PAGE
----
Today's college freshmen got more A's than ever in high school while studying a record low number of hours in their senior year, according to a national survey by UCLA. But they may not be any smarter than those of past generations.
Instead, frenzied competition for college admission has inflated grades and trained students to become experts at winning A's, say the survey's director and college students and officials in Southern California.
For The Record
Los Angeles Times Wednesday January 29, 2003 Home Edition Main News Part A Page 2 National Desk 14 inches; 527 words Type of Material: Correction
UCLA professor -- An article in Monday's California section about a survey of college freshmen and their high school grades misspelled the name of the UCLA education professor who directed the study. Her name is Linda J. Sax, not Saxon.
"Students are more savvy about what it takes to get an A," said Linda J. Saxon, the UCLA education professor who directed this year's American Freshman Survey, which has been tracking students' opinions and habits for 37 years.
In the classes she teaches, students now "focus more of their energies studying what it takes to get a grade." They might be able to study less if they focus on that as the outcome, rather than on learning, which would take more time, she said.
The study showed that 46% of college freshmen reported having earned A averages in high school, the highest share ever, and up from a low of 18% in 1968.
One-third of students this year reported having studied six or more hours a week during their last year of high school, down from a previous low of 35% in the 2001 report.
The survey first asked the number of hours spent studying in 1987, when 47% had done so for six hours or more.
Rebecca Adler, 18, a Caltech freshman from St. Louis, said the report's findings sounded right to her.
At her high school last year, she said, top students were adept at "outsmarting the system" and "figuring out the number of points you need to get the grade you want."
They "were not interested in understanding the material; they just wanted to jump through the hoops to get the biscuit," Adler said.
The survey, a joint project of the American Council on Education and UCLA's Education Research Institute, is the nation's oldest and most comprehensive assessment of student attitudes and behavior.
More than 280,000 students at 437 four-year colleges and universities took this year's survey.
Because the survey is conducted very early in the freshman year, many responses reflect experiences in the last year of high school.
Several other survey findings seem tied to competitive college admissions, Saxon said.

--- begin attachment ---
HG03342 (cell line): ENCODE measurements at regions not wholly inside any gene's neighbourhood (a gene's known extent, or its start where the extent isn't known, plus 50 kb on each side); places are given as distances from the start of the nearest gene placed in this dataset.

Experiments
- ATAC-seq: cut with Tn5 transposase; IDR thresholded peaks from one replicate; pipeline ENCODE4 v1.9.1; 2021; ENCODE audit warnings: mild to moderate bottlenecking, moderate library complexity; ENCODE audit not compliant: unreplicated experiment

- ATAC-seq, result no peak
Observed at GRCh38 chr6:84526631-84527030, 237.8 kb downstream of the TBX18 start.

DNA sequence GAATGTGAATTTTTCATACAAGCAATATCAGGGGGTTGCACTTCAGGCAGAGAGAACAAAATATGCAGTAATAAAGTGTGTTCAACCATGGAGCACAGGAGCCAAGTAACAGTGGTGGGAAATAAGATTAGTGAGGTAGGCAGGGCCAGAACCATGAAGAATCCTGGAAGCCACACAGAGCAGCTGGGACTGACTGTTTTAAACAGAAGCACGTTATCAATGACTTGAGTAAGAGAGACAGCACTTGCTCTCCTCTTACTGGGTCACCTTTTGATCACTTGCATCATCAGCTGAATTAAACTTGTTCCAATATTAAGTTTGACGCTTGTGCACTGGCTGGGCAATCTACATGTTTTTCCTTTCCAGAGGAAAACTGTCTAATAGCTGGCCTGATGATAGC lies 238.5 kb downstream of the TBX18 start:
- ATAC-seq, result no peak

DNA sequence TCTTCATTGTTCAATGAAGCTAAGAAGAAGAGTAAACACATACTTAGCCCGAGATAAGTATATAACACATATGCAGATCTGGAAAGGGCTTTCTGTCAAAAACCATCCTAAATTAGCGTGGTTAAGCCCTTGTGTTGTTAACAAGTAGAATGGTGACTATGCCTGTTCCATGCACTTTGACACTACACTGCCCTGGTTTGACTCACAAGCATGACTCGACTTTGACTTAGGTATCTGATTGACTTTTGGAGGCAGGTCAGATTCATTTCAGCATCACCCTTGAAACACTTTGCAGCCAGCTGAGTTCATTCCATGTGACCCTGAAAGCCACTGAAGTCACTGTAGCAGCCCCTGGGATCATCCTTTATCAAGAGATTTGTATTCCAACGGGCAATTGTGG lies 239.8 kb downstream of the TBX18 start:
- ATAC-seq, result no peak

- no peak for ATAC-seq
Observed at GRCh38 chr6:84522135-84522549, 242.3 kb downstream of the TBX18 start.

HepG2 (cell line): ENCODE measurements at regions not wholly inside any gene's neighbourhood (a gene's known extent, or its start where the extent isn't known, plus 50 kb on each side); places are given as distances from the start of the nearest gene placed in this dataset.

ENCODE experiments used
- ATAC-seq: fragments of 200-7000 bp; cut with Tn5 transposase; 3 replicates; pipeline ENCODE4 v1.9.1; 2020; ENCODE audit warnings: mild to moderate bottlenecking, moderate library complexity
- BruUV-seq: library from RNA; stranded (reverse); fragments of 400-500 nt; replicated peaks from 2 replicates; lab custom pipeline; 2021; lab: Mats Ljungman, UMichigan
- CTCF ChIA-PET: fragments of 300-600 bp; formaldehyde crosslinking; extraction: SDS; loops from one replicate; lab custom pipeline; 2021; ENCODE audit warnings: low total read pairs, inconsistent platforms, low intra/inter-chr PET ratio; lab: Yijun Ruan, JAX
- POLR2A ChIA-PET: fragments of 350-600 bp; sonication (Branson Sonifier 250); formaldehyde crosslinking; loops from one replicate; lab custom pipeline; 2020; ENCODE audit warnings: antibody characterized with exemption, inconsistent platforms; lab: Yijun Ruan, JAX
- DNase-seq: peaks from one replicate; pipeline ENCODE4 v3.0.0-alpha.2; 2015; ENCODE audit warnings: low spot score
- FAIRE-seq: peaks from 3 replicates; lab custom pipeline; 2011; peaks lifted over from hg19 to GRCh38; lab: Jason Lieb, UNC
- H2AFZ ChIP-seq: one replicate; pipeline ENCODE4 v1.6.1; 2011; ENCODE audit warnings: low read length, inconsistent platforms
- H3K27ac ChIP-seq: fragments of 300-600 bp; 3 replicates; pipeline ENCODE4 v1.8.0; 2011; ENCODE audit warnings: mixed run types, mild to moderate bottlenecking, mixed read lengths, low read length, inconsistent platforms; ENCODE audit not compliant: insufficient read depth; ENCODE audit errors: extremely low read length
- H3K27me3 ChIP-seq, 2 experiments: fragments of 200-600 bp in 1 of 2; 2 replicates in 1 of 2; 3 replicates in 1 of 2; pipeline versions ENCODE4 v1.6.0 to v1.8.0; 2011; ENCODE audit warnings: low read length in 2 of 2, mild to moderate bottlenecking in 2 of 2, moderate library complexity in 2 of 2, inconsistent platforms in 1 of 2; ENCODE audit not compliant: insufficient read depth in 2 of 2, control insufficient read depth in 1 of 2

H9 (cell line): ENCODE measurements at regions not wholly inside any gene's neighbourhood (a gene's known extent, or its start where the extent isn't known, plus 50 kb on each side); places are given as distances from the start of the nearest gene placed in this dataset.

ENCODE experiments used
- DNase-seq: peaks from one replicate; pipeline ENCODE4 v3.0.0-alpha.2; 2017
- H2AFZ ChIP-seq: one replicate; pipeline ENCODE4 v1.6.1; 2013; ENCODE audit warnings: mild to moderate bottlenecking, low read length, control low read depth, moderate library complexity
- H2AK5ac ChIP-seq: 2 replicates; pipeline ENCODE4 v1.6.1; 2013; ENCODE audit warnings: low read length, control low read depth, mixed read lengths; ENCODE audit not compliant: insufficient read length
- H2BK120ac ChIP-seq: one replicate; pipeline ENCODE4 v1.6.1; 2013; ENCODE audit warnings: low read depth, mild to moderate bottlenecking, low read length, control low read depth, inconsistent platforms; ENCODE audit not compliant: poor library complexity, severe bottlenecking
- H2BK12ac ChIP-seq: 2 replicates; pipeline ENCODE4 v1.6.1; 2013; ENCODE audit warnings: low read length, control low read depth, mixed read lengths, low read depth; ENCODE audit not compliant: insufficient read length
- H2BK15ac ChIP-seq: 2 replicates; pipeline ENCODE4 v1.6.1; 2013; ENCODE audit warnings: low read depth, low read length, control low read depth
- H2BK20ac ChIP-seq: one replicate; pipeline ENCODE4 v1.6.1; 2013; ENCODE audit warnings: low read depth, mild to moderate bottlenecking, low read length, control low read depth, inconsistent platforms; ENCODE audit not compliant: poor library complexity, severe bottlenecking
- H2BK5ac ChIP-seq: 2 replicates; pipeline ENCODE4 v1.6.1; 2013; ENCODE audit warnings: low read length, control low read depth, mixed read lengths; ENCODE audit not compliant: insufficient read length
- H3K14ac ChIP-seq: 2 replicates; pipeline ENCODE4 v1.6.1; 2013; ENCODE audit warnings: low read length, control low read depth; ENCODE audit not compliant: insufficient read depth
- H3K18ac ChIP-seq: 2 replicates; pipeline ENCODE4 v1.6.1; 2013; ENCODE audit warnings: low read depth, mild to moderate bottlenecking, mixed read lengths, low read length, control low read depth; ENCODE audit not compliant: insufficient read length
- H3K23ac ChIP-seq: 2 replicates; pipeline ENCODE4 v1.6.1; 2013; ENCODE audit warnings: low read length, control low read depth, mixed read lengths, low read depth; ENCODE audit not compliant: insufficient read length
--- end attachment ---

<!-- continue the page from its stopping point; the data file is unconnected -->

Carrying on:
Record numbers said they had used college guidebooks, applied to multiple schools and participated in controversial early-admission programs, in which colleges typically admit students months in advance of other applicants if they pledge to attend the school.
Students also are taking more Advanced Placement courses, which are based on a system of bonus grade points and standardized tests that can be taken for college credit, according to the survey.
And more students seem to stack their Advanced Placement courses in their junior year or first semester of their senior year, so those courses can be included on transcripts to colleges.
Such scheduling and early acceptances might prompt a quicker onset of the age-old "senioritis" malady, in which students slow down once a college acceptance is in hand -- contributing to the fewer hours of studying.
High school seniors are "working harder, earlier. The senior year is now more compressed into the first semester," said Bruce Poch, vice president and dean of admissions at Pomona College.
The "senior slump" aside, Poch is among many educators who think grade inflation is increasing.
More and more, teachers are pressured to give more A's, and college-bound students believe they can't afford anything less, say students, college officials and education researchers.
"Kids are more paranoid; parents are more paranoid," Poch said.
In such an environment, "teachers are feeling more heat. Kids need the A, and teachers don't want to have to fight or argue on a daily basis. They don't want to deal with parents if they don't give a kid an A."
Poch said he asks high schools to provide grade lists for all students in specific courses.
At one prestigious Los Angeles prep school, which he asked not to be identified, Poch said he had found every student in an English class earned either an A or an A-minus.
"Without a doubt, they are a very talented group of kids, but this takes Lake Wobegon to another level," he said jokingly, referring to the fictional town where all children are above average.
At her high school, Caltech freshman Adler said she thought the increase in AP courses also had the paradoxical effect of making some courses easier for a generation raised on standardized tests.
Her calculus teacher, she said, taught from an Advanced Placement exam guide, and her assignments were photocopies of the tests from the guide.
But teachers "have to give up a lot of license to teach in a creative way," Adler said.
Kameela Rasheed, a Pomona College freshman from Menlo Park, said the hectic routine of preparing for college leaves little time for informal intellectual pursuits.